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Re: Formal semantics paper - from Marco Carbone et al

From: <kohei@dcs.qmul.ac.uk>
Date: Wed, 2 Aug 2006 13:31:06 +0100 (BST)
Message-ID: <33409.>
To: "Marco Carbone" <carbonem@dcs.qmul.ac.uk>
Cc: "L.G. Meredith" <lgreg.meredith@gmail.com>, "Steve Ross-Talbot" <steve@pi4tech.com>, "WS-Choreography List" <public-ws-chor@w3.org>

Just to add a bit:

> P.S.
> I didn't read the paper you linked but I believe it is related with
> another of his works i.e. having CCS processes as types. Session
> types are related to this but Kobayashi's are much more powerful and
> lose.

I do not understand what "lose" means, anyway the main difference between
Kobayashi-Igarashi's work and Rehof and others' work, are that theirs
are more about analysis of behaviour of processes than simple and basic
discipline for language constructs.

For example if we have a function foobar in C or Java:

(*)     int foobar(int i) {.....}

then this is a simple typing, the signature, for a function. If we do not
have it, we lose a lot of ability to do ---- well almost anything. On the
top of this, and using this signature, we can do behavioural analysis of

In the same way, session types are conceived as a basic type discipline
for communication behaviour. As such, it is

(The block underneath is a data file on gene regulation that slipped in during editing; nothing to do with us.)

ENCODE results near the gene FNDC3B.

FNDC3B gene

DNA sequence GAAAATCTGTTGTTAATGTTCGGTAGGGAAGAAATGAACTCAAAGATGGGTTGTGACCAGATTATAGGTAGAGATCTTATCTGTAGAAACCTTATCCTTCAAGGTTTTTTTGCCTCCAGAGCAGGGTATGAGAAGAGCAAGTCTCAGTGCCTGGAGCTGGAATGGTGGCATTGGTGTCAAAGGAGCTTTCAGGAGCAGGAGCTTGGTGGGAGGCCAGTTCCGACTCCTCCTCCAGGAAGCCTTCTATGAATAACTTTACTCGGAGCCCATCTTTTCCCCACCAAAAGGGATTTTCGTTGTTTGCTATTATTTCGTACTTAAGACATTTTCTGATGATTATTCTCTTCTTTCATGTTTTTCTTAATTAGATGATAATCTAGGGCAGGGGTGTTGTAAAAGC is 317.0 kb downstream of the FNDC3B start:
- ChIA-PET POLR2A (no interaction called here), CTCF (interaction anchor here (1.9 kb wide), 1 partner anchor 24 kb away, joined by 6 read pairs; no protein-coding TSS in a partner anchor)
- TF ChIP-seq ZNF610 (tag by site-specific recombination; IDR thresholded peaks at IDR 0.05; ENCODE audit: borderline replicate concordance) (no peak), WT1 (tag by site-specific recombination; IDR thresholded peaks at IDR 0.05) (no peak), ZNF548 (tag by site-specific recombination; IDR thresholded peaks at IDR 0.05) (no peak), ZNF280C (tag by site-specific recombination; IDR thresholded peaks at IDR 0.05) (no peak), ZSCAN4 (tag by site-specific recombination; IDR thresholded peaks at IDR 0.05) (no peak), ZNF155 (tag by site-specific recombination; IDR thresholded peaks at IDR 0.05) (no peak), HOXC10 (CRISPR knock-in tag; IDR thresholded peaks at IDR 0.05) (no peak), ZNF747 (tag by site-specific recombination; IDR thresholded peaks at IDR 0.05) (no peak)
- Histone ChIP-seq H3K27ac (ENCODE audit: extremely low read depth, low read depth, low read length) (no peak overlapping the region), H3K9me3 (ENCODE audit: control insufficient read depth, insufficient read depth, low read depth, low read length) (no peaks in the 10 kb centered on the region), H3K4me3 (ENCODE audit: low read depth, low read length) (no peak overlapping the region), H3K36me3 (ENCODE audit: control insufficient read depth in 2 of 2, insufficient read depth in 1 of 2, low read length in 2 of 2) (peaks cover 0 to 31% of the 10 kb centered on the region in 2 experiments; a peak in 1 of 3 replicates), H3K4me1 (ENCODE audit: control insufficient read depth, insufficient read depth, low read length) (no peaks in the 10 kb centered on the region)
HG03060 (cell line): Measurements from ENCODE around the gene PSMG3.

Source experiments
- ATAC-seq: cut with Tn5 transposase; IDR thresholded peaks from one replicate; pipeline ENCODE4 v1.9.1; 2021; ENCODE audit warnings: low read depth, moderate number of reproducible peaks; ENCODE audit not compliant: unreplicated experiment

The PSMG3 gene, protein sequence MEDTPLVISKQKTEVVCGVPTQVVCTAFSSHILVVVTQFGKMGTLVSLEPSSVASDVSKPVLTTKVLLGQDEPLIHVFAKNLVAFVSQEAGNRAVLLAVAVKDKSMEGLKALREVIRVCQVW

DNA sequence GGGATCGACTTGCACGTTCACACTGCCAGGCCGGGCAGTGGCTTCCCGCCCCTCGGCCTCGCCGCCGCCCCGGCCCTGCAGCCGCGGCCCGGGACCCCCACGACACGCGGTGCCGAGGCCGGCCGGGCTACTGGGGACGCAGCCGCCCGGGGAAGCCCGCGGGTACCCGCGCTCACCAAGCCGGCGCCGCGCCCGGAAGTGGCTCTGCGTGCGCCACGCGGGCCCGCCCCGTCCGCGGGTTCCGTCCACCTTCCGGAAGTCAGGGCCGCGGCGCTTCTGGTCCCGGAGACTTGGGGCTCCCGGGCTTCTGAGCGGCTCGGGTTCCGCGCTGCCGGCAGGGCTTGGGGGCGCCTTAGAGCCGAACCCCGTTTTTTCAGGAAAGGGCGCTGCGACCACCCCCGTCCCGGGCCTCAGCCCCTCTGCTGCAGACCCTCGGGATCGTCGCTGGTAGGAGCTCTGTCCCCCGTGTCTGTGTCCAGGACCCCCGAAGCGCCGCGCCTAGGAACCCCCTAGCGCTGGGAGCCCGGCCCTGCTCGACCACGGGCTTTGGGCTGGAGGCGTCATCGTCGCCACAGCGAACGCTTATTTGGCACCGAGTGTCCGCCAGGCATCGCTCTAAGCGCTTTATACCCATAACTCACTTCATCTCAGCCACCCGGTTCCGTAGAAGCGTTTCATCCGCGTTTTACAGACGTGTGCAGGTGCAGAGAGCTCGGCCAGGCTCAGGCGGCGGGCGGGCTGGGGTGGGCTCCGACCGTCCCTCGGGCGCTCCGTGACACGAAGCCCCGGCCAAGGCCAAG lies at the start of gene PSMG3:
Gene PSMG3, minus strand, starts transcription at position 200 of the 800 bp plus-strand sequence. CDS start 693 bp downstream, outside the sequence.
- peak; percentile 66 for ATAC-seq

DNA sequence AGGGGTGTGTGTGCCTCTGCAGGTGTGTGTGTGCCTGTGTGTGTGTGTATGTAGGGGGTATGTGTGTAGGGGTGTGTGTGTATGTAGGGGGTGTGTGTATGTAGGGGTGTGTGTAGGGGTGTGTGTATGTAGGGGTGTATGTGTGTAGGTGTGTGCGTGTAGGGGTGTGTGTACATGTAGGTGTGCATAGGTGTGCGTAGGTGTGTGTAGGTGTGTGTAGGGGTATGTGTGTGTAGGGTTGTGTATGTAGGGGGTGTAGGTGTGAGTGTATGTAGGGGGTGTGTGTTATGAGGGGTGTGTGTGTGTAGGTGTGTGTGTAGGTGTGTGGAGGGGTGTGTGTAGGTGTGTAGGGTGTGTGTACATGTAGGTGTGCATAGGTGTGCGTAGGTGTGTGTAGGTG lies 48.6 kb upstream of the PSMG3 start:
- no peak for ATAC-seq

(1) very easy to type check.
(2) essentially transparent to the programmer (like (*) above)
(3) faciliates and empowers diverse and richer analysis of descriptions
on the top of it.

I in particular wish to emphasise the point (3). By having a basic
syntactic type structure in descriptions (or more simply put, by
enunciating each series of conversations  as such), we can perform
diverse validations on description very easily. This starts from
the standard monitoring to conformance to various consistency
checks to Kobayashi-Igarashi-Rehof's type/model checking tecniques
to security checks to logics.  (I remember this point was illustrated
by Steve's ACM Queue interview, though I have forgotten exact

Some of such derived analysis techniques will be formalised and
implemented into pi4soa tool in due course. The main point is
session typing offers a simple basis which amplifies the power
of other analyses. It was from the first conceived as such (in
1994), and this aspect is being realised now.

I thank Greg for putting forward this connection.

Best wishes,

Received on Wednesday, 2 August 2006 12:31:15 UTC

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